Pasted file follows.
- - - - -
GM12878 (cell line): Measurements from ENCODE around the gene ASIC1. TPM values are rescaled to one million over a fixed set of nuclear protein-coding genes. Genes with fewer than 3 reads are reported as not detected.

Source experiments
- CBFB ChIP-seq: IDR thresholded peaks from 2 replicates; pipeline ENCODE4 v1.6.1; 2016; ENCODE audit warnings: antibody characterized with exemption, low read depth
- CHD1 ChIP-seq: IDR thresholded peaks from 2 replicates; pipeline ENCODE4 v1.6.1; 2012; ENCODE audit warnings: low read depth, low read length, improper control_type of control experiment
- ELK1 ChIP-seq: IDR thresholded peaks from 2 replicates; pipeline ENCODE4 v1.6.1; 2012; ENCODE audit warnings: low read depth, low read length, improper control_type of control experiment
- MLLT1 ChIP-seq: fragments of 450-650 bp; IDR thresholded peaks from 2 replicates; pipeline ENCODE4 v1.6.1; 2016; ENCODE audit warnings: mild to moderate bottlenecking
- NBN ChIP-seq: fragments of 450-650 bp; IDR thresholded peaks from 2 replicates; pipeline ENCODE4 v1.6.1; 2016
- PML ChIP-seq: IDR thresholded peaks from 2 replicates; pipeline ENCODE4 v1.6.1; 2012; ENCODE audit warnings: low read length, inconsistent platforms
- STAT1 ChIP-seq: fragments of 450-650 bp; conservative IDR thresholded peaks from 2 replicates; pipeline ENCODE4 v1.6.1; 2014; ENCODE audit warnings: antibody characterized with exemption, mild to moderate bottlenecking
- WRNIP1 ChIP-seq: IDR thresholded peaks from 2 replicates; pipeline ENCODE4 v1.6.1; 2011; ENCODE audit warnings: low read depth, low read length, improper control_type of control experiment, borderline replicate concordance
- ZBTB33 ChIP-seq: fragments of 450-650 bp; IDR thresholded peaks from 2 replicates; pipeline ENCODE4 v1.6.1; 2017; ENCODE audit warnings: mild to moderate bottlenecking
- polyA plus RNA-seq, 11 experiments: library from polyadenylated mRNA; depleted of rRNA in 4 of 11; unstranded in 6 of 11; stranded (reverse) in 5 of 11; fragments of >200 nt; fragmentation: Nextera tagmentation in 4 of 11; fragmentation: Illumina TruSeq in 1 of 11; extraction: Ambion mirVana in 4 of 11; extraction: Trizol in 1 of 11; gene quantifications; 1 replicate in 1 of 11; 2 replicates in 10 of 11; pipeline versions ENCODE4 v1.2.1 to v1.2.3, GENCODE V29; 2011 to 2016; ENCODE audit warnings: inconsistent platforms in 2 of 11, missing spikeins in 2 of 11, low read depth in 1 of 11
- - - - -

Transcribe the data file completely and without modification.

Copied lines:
GM12878 (cell line): Measurements from ENCODE around the gene ASIC1. TPM values are rescaled to one million over a fixed set of nuclear protein-coding genes. Genes with fewer than 3 reads are reported as not detected.

Source experiments
- CBFB ChIP-seq: IDR thresholded peaks from 2 replicates; pipeline ENCODE4 v1.6.1; 2016; ENCODE audit warnings: antibody characterized with exemption, low read depth
- CHD1 ChIP-seq: IDR thresholded peaks from 2 replicates; pipeline ENCODE4 v1.6.1; 2012; ENCODE audit warnings: low read depth, low read length, improper control_type of control experiment
- ELK1 ChIP-seq: IDR thresholded peaks from 2 replicates; pipeline ENCODE4 v1.6.1; 2012; ENCODE audit warnings: low read depth, low read length, improper control_type of control experiment
- MLLT1 ChIP-seq: fragments of 450-650 bp; IDR thresholded peaks from 2 replicates; pipeline ENCODE4 v1.6.1; 2016; ENCODE audit warnings: mild to moderate bottlenecking
- NBN ChIP-seq: fragments of 450-650 bp; IDR thresholded peaks from 2 replicates; pipeline ENCODE4 v1.6.1; 2016
- PML ChIP-seq: IDR thresholded peaks from 2 replicates; pipeline ENCODE4 v1.6.1; 2012; ENCODE audit warnings: low read length, inconsistent platforms
- STAT1 ChIP-seq: fragments of 450-650 bp; conservative IDR thresholded peaks from 2 replicates; pipeline ENCODE4 v1.6.1; 2014; ENCODE audit warnings: antibody characterized with exemption, mild to moderate bottlenecking
- WRNIP1 ChIP-seq: IDR thresholded peaks from 2 replicates; pipeline ENCODE4 v1.6.1; 2011; ENCODE audit warnings: low read depth, low read length, improper control_type of control experiment, borderline replicate concordance
- ZBTB33 ChIP-seq: fragments of 450-650 bp; IDR thresholded peaks from 2 replicates; pipeline ENCODE4 v1.6.1; 2017; ENCODE audit warnings: mild to moderate bottlenecking
- polyA plus RNA-seq, 11 experiments: library from polyadenylated mRNA; depleted of rRNA in 4 of 11; unstranded in 6 of 11; stranded (reverse) in 5 of 11; fragments of >200 nt; fragmentation: Nextera tagmentation in 4 of 11; fragmentation: Illumina TruSeq in 1 of 11; extraction: Ambion mirVana in 4 of 11; extraction: Trizol in 1 of 11; gene quantifications; 1 replicate in 1 of 11; 2 replicates in 10 of 11; pipeline versions ENCODE4 v1.2.1 to v1.2.3, GENCODE V29; 2011 to 2016; ENCODE audit warnings: inconsistent platforms in 2 of 11, missing spikeins in 2 of 11, low read depth in 1 of 11